868.00/1–2045: Telegram

The Ambassador in Greece (MacVeagh) to the Secretary of State

73. See my 70, January 19, 11 a.m. According to General Plastiras with whom I have just talked word has been received from [Page 108] Insurgent Hqs. that the hostages will be released and the IRC, ML36 and UNRRA are sending trucks immediately to bring them in. Their total number gathered in such places in north central Greece as Lamia and Lavadia is said to total 12,000 and it is estimated that 1,000 per day can be brought back by transport now available.

This development should facilitate considerably the coming peace talks which the Prime Minister confirmed to me are tentatively set to start January 25.37 He added that the great question now remaining to be settled is the laying down of arms by the ELAS and in this connection he again expressed the belief that the insurgent movement is collapsing (see my 67, January 18, 5 p.m., (section 1). He regards Mr. Churchill’s recent speech in the Commons as a great contribution to the decision to give up the hostages and also spoke enthusiastically of President Roosevelt’s message to him not only in general but in this connection as well. It is his perhaps optimistic belief that all Greece will be speedily pacified once ELAS agrees to lay down its arms since the people, he said, are tired of fighting and want peace above all things. However, for the resumption of anything like normal conditions here he emphasized that Greece needs immediate financial as well as material assistance.38 He said no more about raising an army of 300,000 to fight by the side of the Allies in the Far East (see my 67 above referred to) possibly because as he told me Field Marshal Alexander has explained to him within the last few days that the sending of sufficient Allied equipment even for the moderate army necessary for Greece’s home security must necessarily take some time. Doubtless also his talk about helping the Allies militarily has been due to a feeling on his part that he might make a favorable effect and his remark that what the Greeks want most is peace represents his real view of the situation.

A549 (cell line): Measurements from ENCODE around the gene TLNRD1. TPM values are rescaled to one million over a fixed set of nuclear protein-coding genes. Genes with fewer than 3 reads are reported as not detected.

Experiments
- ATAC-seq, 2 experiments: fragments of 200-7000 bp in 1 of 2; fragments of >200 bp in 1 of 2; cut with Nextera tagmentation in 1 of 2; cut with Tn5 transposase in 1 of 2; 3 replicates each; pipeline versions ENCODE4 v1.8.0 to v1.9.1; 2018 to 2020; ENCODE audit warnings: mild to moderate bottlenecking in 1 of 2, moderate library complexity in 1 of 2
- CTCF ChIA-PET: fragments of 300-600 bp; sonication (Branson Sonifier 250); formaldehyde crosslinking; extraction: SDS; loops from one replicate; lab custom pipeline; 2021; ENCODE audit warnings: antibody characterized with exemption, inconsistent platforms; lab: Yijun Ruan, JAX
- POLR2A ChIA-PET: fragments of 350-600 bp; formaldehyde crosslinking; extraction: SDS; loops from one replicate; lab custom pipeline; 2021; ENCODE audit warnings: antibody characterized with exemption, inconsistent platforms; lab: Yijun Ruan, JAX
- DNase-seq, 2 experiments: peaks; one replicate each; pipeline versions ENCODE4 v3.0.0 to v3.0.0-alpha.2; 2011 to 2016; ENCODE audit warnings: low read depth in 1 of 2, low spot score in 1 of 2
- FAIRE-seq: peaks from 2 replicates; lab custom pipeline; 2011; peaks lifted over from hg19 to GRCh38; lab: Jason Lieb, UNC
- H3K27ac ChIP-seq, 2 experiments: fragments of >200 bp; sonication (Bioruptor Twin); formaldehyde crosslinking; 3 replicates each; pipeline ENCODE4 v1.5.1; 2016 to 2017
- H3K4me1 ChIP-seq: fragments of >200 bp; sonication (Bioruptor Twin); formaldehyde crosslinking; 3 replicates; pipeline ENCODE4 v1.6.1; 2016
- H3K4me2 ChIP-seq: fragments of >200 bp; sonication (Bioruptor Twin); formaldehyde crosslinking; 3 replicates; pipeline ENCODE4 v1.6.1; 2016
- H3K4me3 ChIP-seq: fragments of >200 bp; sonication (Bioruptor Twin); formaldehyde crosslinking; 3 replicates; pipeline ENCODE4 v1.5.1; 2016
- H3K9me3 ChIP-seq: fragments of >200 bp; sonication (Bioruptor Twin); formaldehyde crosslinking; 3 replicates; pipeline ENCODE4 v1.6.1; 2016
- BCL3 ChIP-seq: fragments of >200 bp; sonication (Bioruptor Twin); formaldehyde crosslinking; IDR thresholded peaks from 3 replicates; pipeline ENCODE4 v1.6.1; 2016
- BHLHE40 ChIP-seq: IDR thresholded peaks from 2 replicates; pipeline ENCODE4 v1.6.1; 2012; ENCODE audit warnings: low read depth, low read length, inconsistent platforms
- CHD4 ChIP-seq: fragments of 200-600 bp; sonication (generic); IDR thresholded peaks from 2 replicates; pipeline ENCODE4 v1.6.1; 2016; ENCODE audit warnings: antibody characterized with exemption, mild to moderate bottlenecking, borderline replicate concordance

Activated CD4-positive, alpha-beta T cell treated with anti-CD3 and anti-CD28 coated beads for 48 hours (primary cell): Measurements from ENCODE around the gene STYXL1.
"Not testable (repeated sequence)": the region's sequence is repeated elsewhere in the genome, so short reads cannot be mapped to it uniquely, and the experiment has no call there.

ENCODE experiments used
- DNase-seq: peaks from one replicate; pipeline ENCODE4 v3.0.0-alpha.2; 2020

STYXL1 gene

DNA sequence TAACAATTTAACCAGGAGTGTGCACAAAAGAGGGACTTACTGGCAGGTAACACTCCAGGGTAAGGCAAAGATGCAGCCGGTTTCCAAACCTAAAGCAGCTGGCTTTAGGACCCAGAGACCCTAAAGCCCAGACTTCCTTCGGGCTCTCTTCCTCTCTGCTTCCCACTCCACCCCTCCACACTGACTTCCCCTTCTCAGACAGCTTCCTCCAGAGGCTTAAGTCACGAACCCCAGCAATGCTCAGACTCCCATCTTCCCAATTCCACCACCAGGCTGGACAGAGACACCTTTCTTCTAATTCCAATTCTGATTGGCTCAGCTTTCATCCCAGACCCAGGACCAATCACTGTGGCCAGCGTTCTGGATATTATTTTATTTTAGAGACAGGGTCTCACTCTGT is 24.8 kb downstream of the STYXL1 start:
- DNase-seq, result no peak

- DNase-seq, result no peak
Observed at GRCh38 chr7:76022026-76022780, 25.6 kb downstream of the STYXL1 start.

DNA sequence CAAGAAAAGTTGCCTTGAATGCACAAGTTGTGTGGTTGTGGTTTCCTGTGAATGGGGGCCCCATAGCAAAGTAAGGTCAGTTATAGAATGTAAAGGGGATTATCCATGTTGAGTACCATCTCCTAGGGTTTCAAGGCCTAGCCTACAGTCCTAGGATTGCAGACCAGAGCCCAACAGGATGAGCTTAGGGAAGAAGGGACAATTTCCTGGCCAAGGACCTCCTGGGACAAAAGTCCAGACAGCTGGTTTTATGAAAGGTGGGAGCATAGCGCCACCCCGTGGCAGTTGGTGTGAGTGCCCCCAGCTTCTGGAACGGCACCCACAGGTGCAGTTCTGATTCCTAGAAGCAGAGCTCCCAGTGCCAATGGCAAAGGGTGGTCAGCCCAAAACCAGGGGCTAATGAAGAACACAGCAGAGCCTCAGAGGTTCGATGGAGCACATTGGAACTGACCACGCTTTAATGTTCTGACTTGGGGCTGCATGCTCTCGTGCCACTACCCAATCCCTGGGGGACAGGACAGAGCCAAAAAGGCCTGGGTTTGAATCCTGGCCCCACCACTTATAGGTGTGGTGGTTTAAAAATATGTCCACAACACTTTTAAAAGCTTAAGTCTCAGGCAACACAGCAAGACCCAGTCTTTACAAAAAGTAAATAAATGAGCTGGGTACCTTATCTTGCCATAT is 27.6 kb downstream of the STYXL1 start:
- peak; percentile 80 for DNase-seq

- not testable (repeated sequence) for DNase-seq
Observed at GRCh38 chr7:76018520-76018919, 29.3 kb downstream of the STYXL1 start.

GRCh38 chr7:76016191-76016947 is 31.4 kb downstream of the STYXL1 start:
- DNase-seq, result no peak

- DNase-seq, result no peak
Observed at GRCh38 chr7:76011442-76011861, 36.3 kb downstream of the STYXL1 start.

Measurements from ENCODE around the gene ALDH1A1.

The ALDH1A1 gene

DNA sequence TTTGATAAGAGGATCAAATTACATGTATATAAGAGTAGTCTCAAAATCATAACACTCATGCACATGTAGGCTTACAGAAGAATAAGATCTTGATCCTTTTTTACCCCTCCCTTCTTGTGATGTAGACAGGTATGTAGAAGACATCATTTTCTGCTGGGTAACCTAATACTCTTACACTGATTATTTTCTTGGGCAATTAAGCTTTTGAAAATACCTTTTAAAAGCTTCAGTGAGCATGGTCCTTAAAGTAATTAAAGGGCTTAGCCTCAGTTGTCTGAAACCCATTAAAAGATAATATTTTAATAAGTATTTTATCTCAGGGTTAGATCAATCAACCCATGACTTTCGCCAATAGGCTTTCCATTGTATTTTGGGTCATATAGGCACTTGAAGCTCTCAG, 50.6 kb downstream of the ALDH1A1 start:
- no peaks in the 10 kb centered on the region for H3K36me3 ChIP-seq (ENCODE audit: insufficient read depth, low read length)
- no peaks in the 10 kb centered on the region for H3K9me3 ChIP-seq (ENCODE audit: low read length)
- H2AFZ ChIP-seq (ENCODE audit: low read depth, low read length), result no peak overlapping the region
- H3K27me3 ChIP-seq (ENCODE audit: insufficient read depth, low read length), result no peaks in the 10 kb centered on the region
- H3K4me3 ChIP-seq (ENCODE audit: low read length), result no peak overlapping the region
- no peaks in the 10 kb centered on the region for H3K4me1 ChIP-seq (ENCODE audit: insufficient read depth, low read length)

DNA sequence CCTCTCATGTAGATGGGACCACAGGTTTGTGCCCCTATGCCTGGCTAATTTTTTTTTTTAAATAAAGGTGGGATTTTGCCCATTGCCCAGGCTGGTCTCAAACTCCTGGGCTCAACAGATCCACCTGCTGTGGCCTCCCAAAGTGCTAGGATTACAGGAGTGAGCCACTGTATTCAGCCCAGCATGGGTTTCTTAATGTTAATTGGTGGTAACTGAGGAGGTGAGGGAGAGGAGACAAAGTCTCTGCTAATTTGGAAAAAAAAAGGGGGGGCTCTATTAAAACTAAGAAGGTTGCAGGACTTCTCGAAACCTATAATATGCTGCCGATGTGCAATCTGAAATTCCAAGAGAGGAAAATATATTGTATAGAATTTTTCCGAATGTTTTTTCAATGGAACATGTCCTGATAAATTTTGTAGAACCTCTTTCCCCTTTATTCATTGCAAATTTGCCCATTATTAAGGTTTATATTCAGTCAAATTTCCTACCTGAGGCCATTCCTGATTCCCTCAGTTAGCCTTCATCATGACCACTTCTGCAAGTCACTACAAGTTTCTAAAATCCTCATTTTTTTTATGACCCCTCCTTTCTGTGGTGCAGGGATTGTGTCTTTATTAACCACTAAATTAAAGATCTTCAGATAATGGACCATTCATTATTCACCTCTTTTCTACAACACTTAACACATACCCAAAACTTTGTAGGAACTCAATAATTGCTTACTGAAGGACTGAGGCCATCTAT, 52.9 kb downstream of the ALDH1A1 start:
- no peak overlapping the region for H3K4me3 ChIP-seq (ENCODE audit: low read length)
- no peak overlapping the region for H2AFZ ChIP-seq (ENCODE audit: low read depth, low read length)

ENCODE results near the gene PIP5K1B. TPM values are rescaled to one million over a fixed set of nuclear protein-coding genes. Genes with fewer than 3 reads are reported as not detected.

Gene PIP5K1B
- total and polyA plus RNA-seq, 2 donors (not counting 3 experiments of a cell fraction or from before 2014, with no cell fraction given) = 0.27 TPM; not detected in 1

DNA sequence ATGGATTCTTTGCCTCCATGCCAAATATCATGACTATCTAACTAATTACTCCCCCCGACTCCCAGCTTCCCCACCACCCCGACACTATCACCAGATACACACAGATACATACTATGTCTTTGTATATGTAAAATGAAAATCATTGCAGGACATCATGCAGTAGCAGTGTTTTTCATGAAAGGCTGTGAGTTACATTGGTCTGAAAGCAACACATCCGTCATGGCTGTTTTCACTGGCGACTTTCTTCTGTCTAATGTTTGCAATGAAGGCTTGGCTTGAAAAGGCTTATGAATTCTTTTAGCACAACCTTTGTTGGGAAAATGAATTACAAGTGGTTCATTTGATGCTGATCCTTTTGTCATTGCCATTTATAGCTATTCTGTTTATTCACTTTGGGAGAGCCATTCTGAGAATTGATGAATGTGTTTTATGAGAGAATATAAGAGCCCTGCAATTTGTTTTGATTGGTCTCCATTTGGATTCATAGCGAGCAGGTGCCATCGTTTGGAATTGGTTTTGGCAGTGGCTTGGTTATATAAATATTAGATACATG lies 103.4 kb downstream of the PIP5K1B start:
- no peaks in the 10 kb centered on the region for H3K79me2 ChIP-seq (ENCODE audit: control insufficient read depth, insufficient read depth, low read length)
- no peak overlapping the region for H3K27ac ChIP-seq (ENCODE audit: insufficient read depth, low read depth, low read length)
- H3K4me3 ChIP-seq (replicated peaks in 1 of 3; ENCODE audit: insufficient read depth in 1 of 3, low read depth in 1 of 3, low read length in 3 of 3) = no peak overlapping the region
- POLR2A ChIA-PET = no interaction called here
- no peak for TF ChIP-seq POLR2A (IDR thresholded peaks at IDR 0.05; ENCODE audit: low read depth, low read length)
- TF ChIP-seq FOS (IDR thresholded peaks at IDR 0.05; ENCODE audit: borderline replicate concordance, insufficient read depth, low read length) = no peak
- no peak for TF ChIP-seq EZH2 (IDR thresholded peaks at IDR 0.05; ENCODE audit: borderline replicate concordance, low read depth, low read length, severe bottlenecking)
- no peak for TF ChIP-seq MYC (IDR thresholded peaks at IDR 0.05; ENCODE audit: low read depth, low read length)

Repeated to Caserta as 13.

  1. Military Liaison (Greece); this was the Anglo-American military establishment charged with functions regarding civil administration, jurisdiction, and relief arising out of military operations in Greek territory, in association with the Greek Government. For documentation regarding the interest of the United States in the establishment of Military Liaison (Greece) in 1944, see Foreign Relations, 1944, vol. v, pp. 183210, passim; adherence by the United States to this military program was carefully limited by this Government to include participation for relief and rehabilitation purposes only.
  2. The meetings between representatives of the Greek Government and EAM began on February 3 and were to last until February 12. The conferences were held at a villa outside Athens near the village of Varkiza.
  3. For documentation regarding this subject, see pp. 193 ff.